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|Articles - March 2010|
|Thursday, February 25, 2010|
A housing shortage in Pendleton is keeping some businesses from being able to recruit workers, and officials say the shortage is hampering the town’s growth.
Many workers already now commute from Hermiston, Walla Walla and the Tri Cities and more are on the way if the projection for hundreds of more jobs comes true.
“Pendleton never overbuilt and didn’t do much on speculation,” says Gary Copperude of Copperude Building and Development.
The Confederated Tribes of the Umatilla Indians is the largest employer in the county with 1,350 jobs. A $47 million expansion to the Wildhorse Resort and Casino will add another 100 jobs to the 500 created by the expansion that starts this spring. The Tribes’ Coyote Business Park is expecting several more major businesses to come on line, and its cornerstone business, Cayuse Technologies, is anticipating hiring 250 new employees in the next three years.
David Stich, Cayuse Technologies software development director, says the housing shortage makes recruiting difficult. The Tribes are developing 30 to 50 new housing units on the reservation aimed at medium- and low-income families.
Pendleton city manager Larry Lehman says the town is working with several developers on building 60 single-family dwellings and from 70 to 120 multi-dwelling units.
Keystone RV Company currently employs more than 400 workers and is expanding into the former site of Fleetwood Travel Trailers of Oregon on the west side of town. Keystone hired 100 new employees between July and September last year and plans to add another 80 to 100 by late spring this year. Approximately 46% of the current work force commutes because of the housing shortage. “More housing would sure help our development,” says Keystone CEO Bob Martin.
Pendleton estimates its vacancy rate is 2%. Most of what is available is considered sub-standard.
The city has $28 million for projects this year, another $8 million from the Pendleton Round-up and $4 million from ODOT for road improvements, says Mayor Phillip Houk. “As a result, Pendleton has been shielded from the economic downturn.”
Houk says the city is working on solving the housing shortage so that “people will be able to live here as well as work here.”
ANN TERRY HILL
Thursday, April 23, 2015
BY LINDA BAKER
On April 1 I attended a forum at the University of Portland on the sharing economy. The event featured panelists from Lyft and Airbnb, as well as Portland Mayor Charlie Hales. Asked about the impact of tech-driven sharing economy services. Hales said the new business models are reshaping the landscape. “But,” he added, “I don’t pretend to understand how a lot of this [technology] works.”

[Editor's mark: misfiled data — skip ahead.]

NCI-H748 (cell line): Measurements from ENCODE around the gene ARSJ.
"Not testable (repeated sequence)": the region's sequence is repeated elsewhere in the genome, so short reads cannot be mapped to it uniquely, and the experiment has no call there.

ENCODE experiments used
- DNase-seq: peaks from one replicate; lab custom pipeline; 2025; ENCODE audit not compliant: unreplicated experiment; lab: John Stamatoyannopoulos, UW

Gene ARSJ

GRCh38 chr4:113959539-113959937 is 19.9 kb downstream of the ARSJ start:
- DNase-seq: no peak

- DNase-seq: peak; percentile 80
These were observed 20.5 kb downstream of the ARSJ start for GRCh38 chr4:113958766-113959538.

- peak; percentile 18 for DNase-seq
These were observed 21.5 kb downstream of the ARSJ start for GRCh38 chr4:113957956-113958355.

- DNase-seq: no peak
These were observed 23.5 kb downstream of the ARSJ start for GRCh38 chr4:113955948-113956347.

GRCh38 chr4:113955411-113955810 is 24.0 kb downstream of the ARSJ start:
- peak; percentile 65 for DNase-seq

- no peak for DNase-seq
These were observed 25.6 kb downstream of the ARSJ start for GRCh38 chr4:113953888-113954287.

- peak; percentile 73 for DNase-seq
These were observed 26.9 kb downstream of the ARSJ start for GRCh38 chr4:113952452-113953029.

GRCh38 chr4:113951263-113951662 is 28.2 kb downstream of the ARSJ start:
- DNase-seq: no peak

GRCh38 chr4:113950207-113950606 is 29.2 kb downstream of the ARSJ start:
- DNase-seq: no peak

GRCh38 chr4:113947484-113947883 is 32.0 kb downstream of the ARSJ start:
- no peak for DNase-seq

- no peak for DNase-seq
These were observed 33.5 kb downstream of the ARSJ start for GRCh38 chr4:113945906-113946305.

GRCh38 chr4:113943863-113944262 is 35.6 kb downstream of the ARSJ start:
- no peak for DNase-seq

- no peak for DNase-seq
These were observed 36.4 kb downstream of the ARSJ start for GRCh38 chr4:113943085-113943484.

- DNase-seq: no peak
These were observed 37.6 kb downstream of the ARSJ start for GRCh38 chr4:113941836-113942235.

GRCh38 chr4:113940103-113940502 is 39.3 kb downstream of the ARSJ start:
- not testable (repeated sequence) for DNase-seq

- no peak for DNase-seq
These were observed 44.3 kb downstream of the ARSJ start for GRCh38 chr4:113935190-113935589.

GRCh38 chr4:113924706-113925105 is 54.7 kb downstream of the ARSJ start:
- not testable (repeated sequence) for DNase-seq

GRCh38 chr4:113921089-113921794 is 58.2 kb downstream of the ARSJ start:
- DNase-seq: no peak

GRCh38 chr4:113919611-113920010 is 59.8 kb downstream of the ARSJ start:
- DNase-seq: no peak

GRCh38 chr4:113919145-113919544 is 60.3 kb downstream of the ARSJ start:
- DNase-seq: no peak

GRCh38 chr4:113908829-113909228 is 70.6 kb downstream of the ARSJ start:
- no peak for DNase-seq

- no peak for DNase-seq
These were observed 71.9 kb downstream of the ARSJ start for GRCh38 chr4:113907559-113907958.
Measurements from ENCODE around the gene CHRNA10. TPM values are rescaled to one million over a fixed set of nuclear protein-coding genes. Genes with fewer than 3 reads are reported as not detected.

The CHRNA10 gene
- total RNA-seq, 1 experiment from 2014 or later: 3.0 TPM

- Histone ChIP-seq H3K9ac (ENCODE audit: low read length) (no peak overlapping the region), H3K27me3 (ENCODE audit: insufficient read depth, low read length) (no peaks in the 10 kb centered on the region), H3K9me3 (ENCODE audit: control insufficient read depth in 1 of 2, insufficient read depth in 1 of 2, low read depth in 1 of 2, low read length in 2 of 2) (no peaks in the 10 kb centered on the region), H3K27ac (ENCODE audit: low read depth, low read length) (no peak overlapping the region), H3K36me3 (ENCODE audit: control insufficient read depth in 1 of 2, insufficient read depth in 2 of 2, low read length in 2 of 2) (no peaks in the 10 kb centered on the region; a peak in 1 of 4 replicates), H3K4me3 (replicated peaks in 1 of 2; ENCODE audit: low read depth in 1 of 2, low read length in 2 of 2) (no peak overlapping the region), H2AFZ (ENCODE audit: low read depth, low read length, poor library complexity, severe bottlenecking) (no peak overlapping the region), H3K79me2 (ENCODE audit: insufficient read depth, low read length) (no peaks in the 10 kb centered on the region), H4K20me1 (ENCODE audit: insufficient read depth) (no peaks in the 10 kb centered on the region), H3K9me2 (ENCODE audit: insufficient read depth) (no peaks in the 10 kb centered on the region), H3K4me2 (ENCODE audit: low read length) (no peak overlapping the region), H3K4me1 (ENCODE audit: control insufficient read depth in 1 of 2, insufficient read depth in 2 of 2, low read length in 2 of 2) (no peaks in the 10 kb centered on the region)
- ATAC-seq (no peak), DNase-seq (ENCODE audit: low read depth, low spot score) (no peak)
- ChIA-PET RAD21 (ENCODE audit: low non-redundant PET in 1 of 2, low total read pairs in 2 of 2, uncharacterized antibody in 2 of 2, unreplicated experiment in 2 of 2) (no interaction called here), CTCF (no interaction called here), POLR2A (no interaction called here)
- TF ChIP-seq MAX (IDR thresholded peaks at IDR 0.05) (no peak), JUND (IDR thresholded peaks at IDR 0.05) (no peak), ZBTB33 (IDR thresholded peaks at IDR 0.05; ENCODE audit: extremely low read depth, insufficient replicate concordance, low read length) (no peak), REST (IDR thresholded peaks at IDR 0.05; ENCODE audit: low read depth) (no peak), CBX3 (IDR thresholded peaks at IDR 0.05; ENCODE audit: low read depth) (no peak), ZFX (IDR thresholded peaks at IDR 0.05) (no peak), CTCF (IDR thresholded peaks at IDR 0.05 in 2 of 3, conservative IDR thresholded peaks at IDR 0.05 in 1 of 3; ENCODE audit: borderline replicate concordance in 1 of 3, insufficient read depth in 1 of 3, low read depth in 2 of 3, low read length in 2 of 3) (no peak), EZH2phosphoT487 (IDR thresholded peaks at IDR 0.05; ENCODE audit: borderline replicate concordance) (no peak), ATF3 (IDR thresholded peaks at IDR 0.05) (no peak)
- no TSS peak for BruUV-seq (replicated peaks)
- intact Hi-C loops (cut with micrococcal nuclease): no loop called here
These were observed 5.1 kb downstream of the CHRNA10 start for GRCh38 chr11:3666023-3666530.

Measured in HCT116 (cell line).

Friday, April 17, 2015
PHOTOS BY JASON E. KAPLAN
The 32nd annual CBC attracted a record number of attendees (11,000) to the Oregon Convention Center.
Monday, April 27, 2015
BY KIM MOORE
Are we too quick to diagnose corruption?
Tuesday, March 31, 2015
BY JACOB PALMER | DIGITAL NEWS EDITOR
inDinero, a business that manages back-office accounting for startups and smaller companies, recently announced it would relocate its headquarters from San Francisco to Portland. We talked to CEO Jessica Mah about what drew her to Portland and how she plans to disrupt the traditional CPA model.
Friday, May 22, 2015
BY ANNIE ELLISON
Portland tech veteran Ben Berry is leaving his post as Portland’s chief technology officer for a full-time role producing unmanned aerial vehicles (UAVs) aimed at first responders and the military. Berry’s AirShip Technologies Group is poised to be on the ground floor of an industry that will supply drones to as many as 100,000 police, fire and emergency agencies nationwide. He reveals the plan for takeoff.
Wednesday, May 27, 2015
BY LINDA BAKER | EDITOR
More than 250 people turned out today for Oregon Business magazine’s seventh annual celebration of the 100 Best Green Companies to Work For in Oregon.
Monday, April 27, 2015
BY LINDA BAKER
A longtime technologist and entrepreneur, Dwayne Johnson, 53, is managing partner of PDXO/GlobeThree Ventures, a strategy and business consultancy in Portland.
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Tonkon Torp helps seed sustainability at Gunderson.
Oregon-based Environments helps companies create inspired workspaces. “Simply put, we help companies future-proof their workspaces,” says Chris Corrado, president. Since 1988,Environments has witnessed firsthand the changing landscape of business. Native Portlander and Environments founder Corrado says, “We help our clients navigate the complex realities of the workplace today and plan for their future in a very mindful, strategic way. We think of ourselves as their partners in the process.”
One hundred years ago, the Willamette River might easily have been mistaken for a sewer. Unchecked industrial activity and decades of pollution made it unrecognizable compared to the clean river that now flows north for 187 miles from Eugene through the center of Portland.
The Oregon Entrepreneurs Network (OEN) will be presenting its third annual Entrepreneurial Summit on Friday, June 5 at Castaway in Portland, Oregon.
On June 13th Mayor Charlie Hales will attend nonprofit organization Dream Change’s inaugural Love Summit and will introduce one of its keynote speakers, Dan Wieden of Wieden+Kennedy advertising agency.
34 spots for food, 17 places to sip, and 7 sites to choose a brew beckon visitors.